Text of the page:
Publication


Komter, A. and Keizer, R. and Dykstra, P.
De mannen schter successvolle vrouwen: "Kanjers of maatjes?"
Mens & Maatschappij, 2010
URL, JabRef BibTex, Abstract
Summary<br /> The men behind successful women: ‘Big shots’ or ‘sharing companions’?<br/> Using data from the Netherlands Kinship Panel Study, this paper compares the partners of successful women with those of women who have fared less well on the labor market. Success is measured as belonging to the top ten percent income bracket of the female sample. The male breadwinner model where husbands contribute most to the household income characterizes the majority of couples, particularly in the older age groups. Successful women tend to have ‘sharing companions’ who make less money than they do rather than ‘big shots’ who have high incomes. Whether their partners espouse gender egalitarian attitudes makes no differences for women’s success. Rather, having a partner who performs a fair share of domestic tasks relates to women’s socio-economic achievement. Mothers with resident children are more successful when their partners have short work weeks, but the success of childless women and empty nest mothers shows no association with their partners’ work hours. With women’s increasing socio-economic independence, partner relations will likely become premised on different logics compared with the past. For economically autonomous women, men’s disposition towards companionship will be an important consideration, whereas men faced with economically autonomous women will be required to substantively contribute to domestic work.

Reference


@article{A.2010,
  author = {Komter, A. and Keizer, R. and Dykstra, P.},
  title = {De mannen schter successvolle vrouwen: "Kanjers of maatjes?"},
  year = {2010},
  journal = {Mens & Maatschappij},
  volume = {85(4)},
  pages = {356-379},
  url = {http://www.mensenmaatschappij.nl/cgi/t/text/text-idx?c=menm;sid=7f14673cc723c1fcea6039be54c16d0d;tpl=browse-toc-85.tpl},
  timestamp = {26.04.2012},
  owner = {Barbuscia},
  abstract = {Summary<br /> The men behind successful women: ‘Big shots’ or ‘sharing companions’?<br/> Using data from the Netherlands Kinship Panel Study, this paper compares the partners of successful women with those of women who have fared less well on the labor market. Success is measured as belonging to the top ten percent income bracket of the female sample. The male breadwinner model where husbands contribute most to the household income characterizes the majority of couples, particularly in the older age groups. Successful women tend to have ‘sharing companions’ who make less money than they do rather than ‘big shots’ who have high incomes. Whether their partners espouse gender egalitarian attitudes makes no differences for women’s success. Rather, having a partner who performs a fair share of domestic tasks relates to women’s socio-economic achievement. Mothers with resident children are more successful when their partners have short work weeks, but the success of childless women and empty nest mothers shows no association with their partners’ work hours. With women’s increasing socio-economic independence, partner relations will likely become premised on different logics compared with the past. For economically autonomous women, men’s disposition towards companionship will be an important consideration, whereas men faced with economically autonomous women will be required to substantively contribute to domestic work.}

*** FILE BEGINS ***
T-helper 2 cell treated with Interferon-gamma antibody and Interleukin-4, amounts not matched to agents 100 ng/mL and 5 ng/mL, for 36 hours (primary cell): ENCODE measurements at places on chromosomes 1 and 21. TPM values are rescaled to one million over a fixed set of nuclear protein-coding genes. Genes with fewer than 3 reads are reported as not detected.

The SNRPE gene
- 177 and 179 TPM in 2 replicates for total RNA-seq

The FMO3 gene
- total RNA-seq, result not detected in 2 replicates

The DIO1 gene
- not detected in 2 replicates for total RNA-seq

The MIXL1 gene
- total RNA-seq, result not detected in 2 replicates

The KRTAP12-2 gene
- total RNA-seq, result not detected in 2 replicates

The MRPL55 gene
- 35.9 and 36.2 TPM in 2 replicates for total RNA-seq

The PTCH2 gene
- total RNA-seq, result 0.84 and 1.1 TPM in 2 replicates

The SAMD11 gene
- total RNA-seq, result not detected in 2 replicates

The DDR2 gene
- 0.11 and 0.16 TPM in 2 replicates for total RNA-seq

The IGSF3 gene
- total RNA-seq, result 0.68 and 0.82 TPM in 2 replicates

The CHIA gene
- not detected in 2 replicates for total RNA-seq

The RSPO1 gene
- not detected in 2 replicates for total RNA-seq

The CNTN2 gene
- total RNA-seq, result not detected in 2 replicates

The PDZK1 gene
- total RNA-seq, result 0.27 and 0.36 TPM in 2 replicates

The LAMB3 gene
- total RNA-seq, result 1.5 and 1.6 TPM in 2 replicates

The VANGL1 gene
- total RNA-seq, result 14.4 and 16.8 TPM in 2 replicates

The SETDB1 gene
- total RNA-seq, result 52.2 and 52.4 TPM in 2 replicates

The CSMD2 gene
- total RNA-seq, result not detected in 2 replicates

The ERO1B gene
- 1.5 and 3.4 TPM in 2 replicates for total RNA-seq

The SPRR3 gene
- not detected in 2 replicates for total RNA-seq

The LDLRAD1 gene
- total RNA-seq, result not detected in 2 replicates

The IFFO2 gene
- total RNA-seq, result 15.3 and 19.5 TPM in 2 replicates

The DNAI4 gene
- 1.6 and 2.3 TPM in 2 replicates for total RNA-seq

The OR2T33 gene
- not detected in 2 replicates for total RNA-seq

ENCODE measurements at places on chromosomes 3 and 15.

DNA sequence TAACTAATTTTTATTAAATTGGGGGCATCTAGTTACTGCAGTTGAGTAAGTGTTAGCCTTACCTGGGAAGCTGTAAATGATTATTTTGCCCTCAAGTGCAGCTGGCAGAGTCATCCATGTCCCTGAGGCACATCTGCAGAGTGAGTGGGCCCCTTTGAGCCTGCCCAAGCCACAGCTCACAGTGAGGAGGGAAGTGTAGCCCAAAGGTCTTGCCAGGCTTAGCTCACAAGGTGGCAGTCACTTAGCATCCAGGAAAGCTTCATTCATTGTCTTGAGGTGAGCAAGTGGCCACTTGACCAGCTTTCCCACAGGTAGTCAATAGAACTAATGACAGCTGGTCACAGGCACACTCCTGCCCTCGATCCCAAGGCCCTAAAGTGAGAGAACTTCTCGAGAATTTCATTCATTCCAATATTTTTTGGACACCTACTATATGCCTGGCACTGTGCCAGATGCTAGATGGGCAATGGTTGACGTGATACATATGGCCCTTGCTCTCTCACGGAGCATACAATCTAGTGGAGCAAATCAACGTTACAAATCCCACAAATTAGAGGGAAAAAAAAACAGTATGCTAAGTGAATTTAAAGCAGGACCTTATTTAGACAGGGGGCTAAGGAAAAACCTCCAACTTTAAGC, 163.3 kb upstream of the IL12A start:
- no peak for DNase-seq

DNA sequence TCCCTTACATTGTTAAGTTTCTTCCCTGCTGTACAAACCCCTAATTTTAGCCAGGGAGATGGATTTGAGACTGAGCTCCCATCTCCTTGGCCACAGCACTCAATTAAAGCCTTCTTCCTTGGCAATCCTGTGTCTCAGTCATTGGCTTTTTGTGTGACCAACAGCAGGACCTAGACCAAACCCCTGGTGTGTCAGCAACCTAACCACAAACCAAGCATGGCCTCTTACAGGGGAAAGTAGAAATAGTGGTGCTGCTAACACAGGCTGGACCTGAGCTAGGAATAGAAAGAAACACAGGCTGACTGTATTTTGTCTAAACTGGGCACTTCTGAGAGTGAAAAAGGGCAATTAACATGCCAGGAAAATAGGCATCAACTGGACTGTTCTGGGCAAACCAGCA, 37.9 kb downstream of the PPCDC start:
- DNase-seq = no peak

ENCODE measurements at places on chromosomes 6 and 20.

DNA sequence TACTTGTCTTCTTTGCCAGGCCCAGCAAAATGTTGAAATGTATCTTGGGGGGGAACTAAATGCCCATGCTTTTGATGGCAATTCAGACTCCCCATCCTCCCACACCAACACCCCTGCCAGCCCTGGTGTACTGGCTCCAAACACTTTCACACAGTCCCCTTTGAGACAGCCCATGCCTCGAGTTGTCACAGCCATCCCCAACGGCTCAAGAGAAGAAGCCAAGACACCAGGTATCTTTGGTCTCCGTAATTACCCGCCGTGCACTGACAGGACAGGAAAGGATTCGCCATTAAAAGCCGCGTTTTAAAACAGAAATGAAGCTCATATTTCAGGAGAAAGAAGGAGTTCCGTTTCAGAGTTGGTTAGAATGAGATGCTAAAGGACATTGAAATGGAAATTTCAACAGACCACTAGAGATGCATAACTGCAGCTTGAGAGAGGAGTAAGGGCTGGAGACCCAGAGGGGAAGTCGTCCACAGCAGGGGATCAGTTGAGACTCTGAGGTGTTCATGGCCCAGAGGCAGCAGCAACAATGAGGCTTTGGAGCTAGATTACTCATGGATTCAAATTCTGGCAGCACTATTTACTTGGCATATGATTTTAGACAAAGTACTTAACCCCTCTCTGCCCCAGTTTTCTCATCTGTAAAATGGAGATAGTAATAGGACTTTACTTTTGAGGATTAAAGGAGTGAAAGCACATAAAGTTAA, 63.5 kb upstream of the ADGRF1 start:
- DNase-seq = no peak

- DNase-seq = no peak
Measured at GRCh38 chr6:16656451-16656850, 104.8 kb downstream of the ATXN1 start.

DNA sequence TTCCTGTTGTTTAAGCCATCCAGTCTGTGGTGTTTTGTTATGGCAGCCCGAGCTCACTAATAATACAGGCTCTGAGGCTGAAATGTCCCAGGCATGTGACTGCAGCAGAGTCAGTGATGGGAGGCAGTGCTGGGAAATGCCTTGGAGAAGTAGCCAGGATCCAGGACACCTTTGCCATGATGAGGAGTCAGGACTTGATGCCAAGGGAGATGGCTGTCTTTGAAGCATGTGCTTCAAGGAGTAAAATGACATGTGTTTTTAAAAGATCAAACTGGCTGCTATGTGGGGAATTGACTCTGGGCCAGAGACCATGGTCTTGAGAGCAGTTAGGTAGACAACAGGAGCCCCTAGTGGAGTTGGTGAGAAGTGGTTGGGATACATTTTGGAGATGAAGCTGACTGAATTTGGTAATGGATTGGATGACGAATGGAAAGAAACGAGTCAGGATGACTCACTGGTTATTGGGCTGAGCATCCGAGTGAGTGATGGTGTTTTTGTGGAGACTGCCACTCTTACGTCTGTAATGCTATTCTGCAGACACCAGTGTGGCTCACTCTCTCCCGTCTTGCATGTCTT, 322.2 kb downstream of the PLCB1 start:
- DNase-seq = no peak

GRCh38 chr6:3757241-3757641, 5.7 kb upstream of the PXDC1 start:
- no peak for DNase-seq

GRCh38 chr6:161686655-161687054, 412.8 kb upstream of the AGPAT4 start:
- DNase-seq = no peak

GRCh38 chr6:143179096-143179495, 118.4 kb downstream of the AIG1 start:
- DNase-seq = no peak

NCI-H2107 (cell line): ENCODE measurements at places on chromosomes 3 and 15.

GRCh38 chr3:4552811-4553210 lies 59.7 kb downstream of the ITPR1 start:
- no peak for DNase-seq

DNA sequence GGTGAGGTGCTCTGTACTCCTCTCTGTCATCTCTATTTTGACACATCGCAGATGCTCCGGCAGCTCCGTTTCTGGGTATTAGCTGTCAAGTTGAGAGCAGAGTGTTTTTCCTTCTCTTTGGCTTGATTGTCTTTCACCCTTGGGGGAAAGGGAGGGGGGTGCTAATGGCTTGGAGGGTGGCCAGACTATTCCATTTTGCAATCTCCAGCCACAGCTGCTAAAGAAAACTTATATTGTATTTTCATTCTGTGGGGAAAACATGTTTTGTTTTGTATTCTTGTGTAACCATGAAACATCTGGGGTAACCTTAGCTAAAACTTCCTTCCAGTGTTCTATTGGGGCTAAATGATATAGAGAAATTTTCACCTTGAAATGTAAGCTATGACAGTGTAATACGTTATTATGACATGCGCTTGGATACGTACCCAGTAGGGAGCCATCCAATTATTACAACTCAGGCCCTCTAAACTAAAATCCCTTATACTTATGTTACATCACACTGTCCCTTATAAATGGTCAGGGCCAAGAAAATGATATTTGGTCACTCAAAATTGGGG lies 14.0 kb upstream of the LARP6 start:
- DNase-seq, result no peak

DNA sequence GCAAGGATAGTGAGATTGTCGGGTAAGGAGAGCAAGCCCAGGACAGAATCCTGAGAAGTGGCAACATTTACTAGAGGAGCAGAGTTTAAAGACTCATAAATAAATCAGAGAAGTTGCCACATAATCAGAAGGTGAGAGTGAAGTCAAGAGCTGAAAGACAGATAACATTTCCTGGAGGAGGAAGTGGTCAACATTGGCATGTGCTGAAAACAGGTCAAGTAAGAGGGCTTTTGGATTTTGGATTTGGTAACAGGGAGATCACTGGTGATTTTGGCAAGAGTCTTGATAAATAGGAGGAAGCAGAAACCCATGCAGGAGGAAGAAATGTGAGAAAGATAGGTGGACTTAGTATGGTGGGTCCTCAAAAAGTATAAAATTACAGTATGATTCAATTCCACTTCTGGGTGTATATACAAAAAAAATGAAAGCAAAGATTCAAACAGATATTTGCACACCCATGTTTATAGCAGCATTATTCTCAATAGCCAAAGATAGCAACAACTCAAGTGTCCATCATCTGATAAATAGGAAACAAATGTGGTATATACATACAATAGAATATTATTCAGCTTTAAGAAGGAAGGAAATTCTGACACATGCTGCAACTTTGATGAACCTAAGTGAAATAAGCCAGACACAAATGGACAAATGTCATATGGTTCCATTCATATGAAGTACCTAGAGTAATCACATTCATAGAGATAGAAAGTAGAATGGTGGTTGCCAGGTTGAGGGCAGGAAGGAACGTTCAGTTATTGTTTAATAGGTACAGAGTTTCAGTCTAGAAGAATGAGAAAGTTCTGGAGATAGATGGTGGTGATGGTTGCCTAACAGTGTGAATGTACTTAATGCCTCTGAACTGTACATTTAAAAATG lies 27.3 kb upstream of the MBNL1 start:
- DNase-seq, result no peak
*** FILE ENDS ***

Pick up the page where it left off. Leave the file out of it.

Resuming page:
}

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